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Estate Planning   arrow


Most mistakenly believe that estate planning is only for the wealthy, those with elaborate schemes to pass their wealth to their heirs.  There is no estate too large or too small that could not benefit from a comprehensive estate plan.  Tailored estate plans achieve individual and family goals.  Estate planning allows one to provide for loved ones and protect hard earned assets by creating a will, establishing a power of attorney in the event of incompetency and making end of life medical decisions.  Estate planning is necessary for those who have young children or special circumstances, such as a special needs dependent.  It is important to consult an attorney for advice about individual situations.  Family dynamics will vary from one family to another, so there is no “one size fits all” in estate planning.  Lack of quality planning can cause confusion among those who are left behind, which can sometimes result in years of needless litigation, excess taxation or loss of benefits.

Estate planning is for anyone interested in making a positive difference in the lives of others after they are gone, whether it’s a spouse, children, other relatives, a life partner, business partner or a charitable entity.

Laws are just beginning to catch up with the digital age.  Consider what would happen if all banking is online with paperless bank statements and paperless brokerage statements.  Would your heirs know how to access this information or even know that there may be accounts?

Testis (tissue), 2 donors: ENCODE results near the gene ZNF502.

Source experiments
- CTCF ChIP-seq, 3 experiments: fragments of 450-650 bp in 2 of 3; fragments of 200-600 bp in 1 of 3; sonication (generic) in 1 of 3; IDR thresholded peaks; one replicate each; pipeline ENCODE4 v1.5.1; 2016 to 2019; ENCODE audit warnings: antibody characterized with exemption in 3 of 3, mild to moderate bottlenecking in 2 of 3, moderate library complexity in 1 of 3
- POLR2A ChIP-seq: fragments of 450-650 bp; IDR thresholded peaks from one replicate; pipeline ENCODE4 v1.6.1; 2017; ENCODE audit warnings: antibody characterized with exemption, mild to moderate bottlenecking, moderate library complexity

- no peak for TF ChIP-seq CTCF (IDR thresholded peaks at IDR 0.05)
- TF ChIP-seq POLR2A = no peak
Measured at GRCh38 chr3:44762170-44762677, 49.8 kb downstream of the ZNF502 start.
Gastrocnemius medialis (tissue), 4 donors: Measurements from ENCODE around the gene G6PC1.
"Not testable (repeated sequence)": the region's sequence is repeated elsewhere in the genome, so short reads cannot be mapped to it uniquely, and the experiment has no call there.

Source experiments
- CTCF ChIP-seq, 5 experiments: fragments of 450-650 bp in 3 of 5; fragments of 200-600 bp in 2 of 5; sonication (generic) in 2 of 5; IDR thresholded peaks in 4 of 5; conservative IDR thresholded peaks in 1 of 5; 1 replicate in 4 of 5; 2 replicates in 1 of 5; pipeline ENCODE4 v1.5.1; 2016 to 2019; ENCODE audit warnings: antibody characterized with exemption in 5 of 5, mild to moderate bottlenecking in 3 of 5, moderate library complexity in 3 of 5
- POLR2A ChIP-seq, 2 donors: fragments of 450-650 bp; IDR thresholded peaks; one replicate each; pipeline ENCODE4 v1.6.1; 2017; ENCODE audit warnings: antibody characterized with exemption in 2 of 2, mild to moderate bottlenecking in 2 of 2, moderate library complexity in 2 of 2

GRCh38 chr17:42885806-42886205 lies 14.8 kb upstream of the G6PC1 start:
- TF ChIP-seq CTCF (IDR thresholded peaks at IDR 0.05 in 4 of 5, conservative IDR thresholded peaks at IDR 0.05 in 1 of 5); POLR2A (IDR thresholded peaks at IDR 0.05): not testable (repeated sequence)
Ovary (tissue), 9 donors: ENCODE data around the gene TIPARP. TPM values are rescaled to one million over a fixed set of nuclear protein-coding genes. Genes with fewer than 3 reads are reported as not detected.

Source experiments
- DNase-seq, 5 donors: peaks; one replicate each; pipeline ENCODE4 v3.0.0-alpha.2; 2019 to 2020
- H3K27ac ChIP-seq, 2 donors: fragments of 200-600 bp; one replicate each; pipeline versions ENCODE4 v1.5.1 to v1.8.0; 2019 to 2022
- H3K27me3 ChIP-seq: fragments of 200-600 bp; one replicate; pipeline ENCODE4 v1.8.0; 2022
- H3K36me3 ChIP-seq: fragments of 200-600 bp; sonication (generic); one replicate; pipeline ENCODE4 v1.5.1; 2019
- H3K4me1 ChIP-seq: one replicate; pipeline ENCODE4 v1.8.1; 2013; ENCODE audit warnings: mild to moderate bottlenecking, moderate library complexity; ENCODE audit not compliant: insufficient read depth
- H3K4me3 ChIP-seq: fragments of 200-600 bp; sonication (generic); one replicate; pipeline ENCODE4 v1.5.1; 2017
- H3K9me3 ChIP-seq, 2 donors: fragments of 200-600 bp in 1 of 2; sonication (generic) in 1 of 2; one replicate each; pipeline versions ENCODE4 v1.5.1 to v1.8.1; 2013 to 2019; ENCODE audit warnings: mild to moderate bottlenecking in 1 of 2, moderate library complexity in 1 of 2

Proper estate planning not only puts one in charge of their finances, but it can also spare loved ones the expense, delay and frustration associated with managing affairs without direction.

Many are under the mistaken impression that their spouse or adult children can automatically take over for them in the event they become incapacitated, either because of age or accident.  A guardianship procedure can be costly and can be a lengthy process, subjecting assets to depletion and the family to unnecessary expense.  Even if a court rules in favor of the person that would have been named, annual reporting to the court about the assets under management, as well as a bond from a qualified insurer, can subject the estate to additional expense. It is more desirable for a person to be able to designate the person or persons to manage their financial affairs, ie paying bills, taking distributions from IRAs, selling stocks and/or refinancing a home.

Planning for medical care during incapacity, be it temporary incapacity or permanent incapacity, is the most desirable.  Georgia statutes allow a person to appoint a loved one and alternates to make decisions about medical treatment options, including end of life decisions.